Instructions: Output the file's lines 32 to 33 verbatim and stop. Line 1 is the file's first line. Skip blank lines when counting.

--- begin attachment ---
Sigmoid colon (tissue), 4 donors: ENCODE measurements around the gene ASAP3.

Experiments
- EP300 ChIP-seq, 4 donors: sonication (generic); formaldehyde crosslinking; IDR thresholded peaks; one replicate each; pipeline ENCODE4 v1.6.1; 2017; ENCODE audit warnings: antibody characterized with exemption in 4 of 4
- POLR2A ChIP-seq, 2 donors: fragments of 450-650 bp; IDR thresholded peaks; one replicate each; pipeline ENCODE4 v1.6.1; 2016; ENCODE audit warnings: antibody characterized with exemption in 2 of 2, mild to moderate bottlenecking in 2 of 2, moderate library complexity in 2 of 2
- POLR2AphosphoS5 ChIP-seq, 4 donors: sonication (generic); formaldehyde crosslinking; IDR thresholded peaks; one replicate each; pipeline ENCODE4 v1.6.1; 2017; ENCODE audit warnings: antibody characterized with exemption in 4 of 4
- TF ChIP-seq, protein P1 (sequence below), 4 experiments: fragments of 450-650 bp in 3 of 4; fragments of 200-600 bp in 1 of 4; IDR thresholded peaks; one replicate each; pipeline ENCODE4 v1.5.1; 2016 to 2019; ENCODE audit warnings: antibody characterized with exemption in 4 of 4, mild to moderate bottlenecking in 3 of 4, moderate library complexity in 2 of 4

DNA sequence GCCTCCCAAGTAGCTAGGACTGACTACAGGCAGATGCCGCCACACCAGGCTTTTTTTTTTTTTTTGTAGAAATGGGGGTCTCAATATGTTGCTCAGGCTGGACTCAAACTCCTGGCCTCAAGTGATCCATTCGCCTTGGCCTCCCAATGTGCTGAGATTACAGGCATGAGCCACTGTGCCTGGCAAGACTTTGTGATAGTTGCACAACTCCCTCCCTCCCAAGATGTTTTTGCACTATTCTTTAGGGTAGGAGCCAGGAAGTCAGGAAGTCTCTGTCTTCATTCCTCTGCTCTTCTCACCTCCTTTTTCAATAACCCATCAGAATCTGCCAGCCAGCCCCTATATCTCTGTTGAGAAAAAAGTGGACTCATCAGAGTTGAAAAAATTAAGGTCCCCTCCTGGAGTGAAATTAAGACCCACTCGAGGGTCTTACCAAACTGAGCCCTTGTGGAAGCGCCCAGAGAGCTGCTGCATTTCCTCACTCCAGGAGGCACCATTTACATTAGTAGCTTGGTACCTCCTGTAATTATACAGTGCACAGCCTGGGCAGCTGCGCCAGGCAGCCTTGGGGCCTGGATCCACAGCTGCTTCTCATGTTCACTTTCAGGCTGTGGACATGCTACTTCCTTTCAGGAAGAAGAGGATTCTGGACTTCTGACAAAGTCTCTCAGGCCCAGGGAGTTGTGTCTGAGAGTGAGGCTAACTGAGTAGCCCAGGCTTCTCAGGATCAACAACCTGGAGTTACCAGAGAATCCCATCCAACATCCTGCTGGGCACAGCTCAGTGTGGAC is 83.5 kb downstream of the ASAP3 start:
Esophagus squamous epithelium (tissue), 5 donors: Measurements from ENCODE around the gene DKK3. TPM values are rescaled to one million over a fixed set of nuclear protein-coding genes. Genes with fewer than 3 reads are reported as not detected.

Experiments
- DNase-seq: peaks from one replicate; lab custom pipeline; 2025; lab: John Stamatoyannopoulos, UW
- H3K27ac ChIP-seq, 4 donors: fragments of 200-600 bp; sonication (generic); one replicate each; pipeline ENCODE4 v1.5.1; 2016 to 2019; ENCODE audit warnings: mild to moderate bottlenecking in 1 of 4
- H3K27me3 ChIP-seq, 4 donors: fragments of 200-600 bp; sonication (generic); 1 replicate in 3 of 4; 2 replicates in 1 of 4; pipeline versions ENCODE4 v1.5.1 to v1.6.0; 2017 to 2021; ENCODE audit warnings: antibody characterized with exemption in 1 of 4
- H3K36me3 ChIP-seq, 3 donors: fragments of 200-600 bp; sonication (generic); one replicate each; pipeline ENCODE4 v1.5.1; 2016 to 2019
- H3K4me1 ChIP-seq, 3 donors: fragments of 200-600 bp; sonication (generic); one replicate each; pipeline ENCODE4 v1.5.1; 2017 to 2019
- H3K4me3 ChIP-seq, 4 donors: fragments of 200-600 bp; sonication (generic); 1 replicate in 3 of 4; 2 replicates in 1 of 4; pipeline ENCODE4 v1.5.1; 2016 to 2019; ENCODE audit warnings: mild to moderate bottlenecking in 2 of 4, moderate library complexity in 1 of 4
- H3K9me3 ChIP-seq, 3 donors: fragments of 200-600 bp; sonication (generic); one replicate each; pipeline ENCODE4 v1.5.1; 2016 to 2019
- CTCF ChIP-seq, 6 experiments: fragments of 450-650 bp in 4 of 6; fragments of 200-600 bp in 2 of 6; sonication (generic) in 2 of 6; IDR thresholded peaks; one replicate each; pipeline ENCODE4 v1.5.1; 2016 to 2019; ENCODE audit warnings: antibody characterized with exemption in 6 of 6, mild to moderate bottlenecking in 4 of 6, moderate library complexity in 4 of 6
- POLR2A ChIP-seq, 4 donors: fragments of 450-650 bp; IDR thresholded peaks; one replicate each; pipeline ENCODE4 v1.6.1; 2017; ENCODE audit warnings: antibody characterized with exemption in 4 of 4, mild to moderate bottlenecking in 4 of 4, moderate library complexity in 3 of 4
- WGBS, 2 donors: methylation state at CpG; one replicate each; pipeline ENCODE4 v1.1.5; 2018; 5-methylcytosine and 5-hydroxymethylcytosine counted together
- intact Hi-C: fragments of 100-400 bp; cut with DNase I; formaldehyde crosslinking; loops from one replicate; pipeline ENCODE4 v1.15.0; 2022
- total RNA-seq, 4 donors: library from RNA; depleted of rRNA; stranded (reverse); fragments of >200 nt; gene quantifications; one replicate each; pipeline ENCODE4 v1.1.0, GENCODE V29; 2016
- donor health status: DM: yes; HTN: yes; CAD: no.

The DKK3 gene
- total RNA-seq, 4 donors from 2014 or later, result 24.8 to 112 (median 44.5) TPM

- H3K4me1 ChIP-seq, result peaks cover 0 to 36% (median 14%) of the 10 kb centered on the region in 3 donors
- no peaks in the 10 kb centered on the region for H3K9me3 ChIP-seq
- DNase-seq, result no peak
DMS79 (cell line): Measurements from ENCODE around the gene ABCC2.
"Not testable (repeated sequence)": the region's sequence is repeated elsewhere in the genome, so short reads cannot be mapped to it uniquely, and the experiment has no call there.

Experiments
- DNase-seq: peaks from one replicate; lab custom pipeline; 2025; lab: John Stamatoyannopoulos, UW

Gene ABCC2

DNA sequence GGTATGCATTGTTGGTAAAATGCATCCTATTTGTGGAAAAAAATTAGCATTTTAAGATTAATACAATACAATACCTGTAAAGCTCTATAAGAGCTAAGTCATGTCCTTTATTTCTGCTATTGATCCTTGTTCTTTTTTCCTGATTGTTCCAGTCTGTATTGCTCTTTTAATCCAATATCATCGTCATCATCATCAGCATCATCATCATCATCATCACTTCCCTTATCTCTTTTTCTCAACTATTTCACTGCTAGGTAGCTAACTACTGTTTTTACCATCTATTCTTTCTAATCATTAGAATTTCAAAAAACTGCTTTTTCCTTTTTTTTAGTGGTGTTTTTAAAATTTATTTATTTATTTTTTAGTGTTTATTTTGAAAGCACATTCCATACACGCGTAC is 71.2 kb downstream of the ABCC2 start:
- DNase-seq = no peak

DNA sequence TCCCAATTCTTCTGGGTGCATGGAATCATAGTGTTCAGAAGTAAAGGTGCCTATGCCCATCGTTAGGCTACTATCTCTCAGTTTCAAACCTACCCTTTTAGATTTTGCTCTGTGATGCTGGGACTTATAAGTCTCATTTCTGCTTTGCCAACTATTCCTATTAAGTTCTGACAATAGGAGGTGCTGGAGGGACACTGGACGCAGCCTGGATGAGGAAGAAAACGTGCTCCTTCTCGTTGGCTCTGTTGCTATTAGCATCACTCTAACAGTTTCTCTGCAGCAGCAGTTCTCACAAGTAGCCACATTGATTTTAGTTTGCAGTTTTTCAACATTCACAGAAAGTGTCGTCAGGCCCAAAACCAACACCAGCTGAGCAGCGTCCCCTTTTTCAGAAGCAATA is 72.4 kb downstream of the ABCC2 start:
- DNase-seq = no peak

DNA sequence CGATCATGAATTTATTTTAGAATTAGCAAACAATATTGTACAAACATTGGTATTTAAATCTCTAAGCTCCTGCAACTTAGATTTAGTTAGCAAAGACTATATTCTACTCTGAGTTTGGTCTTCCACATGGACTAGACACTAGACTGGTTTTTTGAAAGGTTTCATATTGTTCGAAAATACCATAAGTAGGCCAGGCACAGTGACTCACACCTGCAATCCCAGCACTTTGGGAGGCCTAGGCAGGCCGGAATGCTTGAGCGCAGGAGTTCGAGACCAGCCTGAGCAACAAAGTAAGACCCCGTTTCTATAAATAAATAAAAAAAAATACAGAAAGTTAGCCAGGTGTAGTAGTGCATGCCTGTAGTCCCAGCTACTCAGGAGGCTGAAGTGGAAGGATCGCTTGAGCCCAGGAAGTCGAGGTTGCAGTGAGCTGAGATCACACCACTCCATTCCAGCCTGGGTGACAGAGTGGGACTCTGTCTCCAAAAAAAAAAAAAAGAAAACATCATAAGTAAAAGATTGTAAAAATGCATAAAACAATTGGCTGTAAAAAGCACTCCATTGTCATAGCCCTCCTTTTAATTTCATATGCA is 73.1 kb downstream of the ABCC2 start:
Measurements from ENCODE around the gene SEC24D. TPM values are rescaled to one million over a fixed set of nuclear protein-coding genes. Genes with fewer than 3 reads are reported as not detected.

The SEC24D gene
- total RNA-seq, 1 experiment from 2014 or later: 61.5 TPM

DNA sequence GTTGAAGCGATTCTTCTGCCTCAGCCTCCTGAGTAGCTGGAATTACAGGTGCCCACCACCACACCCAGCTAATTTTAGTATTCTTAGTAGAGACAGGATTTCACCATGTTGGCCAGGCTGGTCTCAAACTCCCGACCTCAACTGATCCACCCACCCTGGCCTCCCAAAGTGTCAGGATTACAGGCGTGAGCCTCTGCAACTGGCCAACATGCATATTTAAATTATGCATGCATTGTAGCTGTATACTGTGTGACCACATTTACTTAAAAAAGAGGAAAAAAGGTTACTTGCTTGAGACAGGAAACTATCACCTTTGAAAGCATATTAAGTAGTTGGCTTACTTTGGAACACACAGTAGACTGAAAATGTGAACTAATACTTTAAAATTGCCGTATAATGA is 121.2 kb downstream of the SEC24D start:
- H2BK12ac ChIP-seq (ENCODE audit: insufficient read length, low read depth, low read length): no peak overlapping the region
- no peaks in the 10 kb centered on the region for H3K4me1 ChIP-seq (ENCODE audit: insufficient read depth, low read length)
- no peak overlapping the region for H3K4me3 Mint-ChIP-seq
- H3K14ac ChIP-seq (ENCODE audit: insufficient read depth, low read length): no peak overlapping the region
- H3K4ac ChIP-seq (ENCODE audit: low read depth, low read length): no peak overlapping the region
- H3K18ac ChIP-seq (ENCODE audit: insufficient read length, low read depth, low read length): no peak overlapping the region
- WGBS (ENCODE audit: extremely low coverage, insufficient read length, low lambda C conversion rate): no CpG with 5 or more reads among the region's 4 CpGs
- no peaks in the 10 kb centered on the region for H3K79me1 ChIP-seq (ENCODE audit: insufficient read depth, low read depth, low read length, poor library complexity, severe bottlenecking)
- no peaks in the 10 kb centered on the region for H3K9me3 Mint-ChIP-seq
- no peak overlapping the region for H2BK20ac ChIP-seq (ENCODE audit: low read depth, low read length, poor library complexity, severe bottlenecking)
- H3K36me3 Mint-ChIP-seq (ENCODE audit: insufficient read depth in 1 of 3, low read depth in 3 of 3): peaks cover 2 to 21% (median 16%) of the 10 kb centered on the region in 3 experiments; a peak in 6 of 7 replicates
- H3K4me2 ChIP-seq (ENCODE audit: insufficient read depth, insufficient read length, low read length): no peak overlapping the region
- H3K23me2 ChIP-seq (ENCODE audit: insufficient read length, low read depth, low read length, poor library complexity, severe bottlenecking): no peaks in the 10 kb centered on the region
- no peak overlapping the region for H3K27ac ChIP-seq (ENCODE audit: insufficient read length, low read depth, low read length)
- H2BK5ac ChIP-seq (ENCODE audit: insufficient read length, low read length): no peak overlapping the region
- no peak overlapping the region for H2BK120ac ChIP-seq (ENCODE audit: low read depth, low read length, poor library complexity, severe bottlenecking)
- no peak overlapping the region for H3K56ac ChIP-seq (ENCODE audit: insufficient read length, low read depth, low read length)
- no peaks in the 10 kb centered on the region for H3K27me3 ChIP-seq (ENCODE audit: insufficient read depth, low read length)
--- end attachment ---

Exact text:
Gene ABCC2

DNA sequence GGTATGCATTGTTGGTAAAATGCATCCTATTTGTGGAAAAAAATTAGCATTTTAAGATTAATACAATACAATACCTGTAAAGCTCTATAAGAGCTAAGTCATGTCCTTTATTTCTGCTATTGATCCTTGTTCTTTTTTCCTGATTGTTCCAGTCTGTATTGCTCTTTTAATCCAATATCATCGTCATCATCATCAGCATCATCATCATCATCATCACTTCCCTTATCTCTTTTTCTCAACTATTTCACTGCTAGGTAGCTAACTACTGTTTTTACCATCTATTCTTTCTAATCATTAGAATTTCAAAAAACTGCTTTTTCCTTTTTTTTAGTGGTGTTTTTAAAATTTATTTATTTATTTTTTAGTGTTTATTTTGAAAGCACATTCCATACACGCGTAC is 71.2 kb downstream of the ABCC2 start: